Edenkoben, Germany is known for its wine festivals. You can also hike along forested mountain trails, visit the ruins of ancient castles, and enjoy sunny days exploring medieval towns. It is located in Europe’s largest forest, The Palatinate Forest. In fact, Bavaria’s King Ludwig I, liked it so much that he built his summer castle, Schloss Ludwigshöhe, on the slopes overlooking Edenkoben, which he called "the most beautiful square mile of my realm."
So what does this have to do with our family tree on my dad’s side? Well, believe it or not, family members (I know I was surprised) we have German Ancestors! We also have an immigration story!
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In the 18th century, those living in Edenkoben and the surrounding region, were serfs or peasants. To be released from their serfdom, they were required to pay a fee, usually 10% of their property. Serfs who were too poor to pay the fee, were sometimes granted emancipation anyway. This is the case for our ancestor Carl Schenckel. "For the same year, 1752, a great emigration year, Philip Carl Schenkel (and another) of Edenkoben went as emigrants to North America, all manumitted gratis (without charge) on account of their poverty." *
Carl Schenckel (35), his wife Maria Elisabetha (35) heard reports about lots of cheap land and religious freedom in America. They talked with others in their community and a large group of them decided to make the long journey to America. Likely in the Spring of 1752, they packed their belongings, gathered their 2 children, Phillip Jacob (5) and Maria Elisabetha (1), and along with 28 other families, they left Edenkoben.
Why did so many people choose to leave such a beautiful place? Probably for several reasons:
- Multiple wars with the French
- Bad weather and crop failures
- Minor religious persecution by the Catholics
- Disease and sickness (plague, small pox)
Feudal lords owned the land and ruled the principalities through which the Rhine River flows. They took advantage of travelers going down the river by charging tolls for passage through the lord's principalities. The journey down the Rhine could take six weeks because of all the stops and delays.
The second part of the journey led from Rotterdam to one of the English ports. In England a delay of one to two weeks might be necessary while the ships waited to be passed through the custom house with another possible long wait for favorable winds.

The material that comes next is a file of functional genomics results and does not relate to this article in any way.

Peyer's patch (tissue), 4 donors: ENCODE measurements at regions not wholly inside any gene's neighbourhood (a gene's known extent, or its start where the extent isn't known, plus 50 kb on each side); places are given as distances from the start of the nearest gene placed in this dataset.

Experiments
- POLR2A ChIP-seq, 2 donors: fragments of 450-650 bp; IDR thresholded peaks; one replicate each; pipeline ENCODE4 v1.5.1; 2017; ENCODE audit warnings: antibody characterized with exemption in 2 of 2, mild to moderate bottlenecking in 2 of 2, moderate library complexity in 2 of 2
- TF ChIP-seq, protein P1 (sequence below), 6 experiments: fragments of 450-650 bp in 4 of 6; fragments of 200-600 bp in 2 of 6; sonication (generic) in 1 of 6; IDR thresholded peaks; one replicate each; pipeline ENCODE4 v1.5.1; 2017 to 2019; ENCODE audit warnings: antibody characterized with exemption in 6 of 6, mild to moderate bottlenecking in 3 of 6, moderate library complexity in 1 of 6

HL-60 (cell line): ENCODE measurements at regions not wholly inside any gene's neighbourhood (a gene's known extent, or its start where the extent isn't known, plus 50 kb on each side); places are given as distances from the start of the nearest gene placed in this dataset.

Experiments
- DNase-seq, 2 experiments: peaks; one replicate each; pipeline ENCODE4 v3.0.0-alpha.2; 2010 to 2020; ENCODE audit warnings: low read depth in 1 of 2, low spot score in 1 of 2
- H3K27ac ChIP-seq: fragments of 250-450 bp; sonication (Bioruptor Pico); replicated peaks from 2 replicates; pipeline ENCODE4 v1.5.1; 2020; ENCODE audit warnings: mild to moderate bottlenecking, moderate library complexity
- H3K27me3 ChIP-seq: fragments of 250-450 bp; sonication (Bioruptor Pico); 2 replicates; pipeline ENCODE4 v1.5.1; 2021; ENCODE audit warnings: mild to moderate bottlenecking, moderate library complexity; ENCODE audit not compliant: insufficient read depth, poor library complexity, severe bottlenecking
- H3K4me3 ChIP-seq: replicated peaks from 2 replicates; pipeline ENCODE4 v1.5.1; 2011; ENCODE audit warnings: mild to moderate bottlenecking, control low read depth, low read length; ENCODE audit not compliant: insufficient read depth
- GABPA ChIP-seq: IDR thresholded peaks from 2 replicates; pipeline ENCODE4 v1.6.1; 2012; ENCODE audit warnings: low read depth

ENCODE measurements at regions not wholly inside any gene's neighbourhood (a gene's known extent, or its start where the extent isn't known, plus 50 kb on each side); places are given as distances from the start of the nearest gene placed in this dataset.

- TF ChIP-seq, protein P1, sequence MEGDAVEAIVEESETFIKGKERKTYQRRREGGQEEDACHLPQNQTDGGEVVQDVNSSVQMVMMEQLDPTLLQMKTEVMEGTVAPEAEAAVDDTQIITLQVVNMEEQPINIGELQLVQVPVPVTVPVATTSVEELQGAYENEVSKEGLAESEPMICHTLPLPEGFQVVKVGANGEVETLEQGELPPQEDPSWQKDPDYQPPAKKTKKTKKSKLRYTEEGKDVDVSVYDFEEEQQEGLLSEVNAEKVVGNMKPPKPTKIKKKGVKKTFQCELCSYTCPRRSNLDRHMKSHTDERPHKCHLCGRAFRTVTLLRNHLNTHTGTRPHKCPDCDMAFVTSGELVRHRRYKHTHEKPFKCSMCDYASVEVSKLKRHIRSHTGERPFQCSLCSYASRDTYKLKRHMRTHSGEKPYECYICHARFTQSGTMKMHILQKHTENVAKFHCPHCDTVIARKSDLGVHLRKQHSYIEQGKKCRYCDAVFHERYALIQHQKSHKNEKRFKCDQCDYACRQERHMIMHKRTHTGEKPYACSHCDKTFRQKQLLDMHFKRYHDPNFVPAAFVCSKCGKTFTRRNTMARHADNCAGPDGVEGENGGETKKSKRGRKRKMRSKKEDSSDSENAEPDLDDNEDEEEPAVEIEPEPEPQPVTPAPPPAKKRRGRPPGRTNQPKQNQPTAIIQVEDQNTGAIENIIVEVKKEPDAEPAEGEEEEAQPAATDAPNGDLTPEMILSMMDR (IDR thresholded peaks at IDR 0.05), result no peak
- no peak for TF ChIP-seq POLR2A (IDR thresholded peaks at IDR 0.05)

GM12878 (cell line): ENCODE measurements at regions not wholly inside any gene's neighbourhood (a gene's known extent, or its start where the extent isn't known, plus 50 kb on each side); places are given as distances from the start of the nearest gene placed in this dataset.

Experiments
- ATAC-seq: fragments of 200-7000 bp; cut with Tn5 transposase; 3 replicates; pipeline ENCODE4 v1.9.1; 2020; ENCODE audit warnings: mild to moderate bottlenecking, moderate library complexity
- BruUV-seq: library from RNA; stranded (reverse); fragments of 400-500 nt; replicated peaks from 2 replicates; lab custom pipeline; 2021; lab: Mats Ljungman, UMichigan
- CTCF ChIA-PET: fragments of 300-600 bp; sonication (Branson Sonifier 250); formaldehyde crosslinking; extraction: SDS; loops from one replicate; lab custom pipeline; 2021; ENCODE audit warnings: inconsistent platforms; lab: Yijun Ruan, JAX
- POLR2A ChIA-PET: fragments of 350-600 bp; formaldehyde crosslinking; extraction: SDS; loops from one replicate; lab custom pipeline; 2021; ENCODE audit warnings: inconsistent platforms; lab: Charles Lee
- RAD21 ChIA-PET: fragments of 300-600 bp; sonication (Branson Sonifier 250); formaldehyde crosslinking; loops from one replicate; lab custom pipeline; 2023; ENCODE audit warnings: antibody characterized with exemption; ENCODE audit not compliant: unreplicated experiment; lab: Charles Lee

The third part of the journey, the transatlantic voyage, brought much suffering and hardship.
"The real misery begins with the long voyage. The passengers being packed densely, like herrings, without proper food and water, were soon subject to all sorts of diseases, such as dysentery, scurvy, typhoid and smallpox. Children were the first to be attacked and died in large numbers." **
The duration of the voyage depended on the wind and weather. Lack of wind, or storms in the Atlantic, could make a voyage take up to twelve weeks, adding greatly to the misery of the passengers. Under ideal conditions, arrival at the destination could take as few as seven weeks." ***
|A Navy Snow (same type of ship as the Ketty)|
In 1752, the Schenckel family traveled down the Rhine River to Rotterdam where they boarded the Ketty.
It stopped at Portsmouth, England before landing at Philadelphia on October 16th. There is no mention of how they paid for their voyage. But since they were so poor, were they required to work off their fare? Were they indentured servants for a time? The family settled in Heidelberg Township in Lancaster County, Pennsylvania where they had three more children.
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The Skinkle Genealogy, comprising the descendants of Phillip Carl Schenckel, 1717-1897. By Louisa J Abbott and Charles L Abbott, published 1897.
* Ship Passenger Lists. Pennsylvania and Delaware (1641-1825). A chapter titled, "18th Century Emigrants from Edenkoben in the Palatinate", pp. 187-189:
**Gottlieb Mittelberger, Journey to Pennsylvania in the year 1750
***Shaking The Branches, Genealogical History of the Bolender & Shinkle Ancestry of K. Merrill Bolender Indianapolis, Indiana http://www.oocities.org/mbolender.geo/intro.htm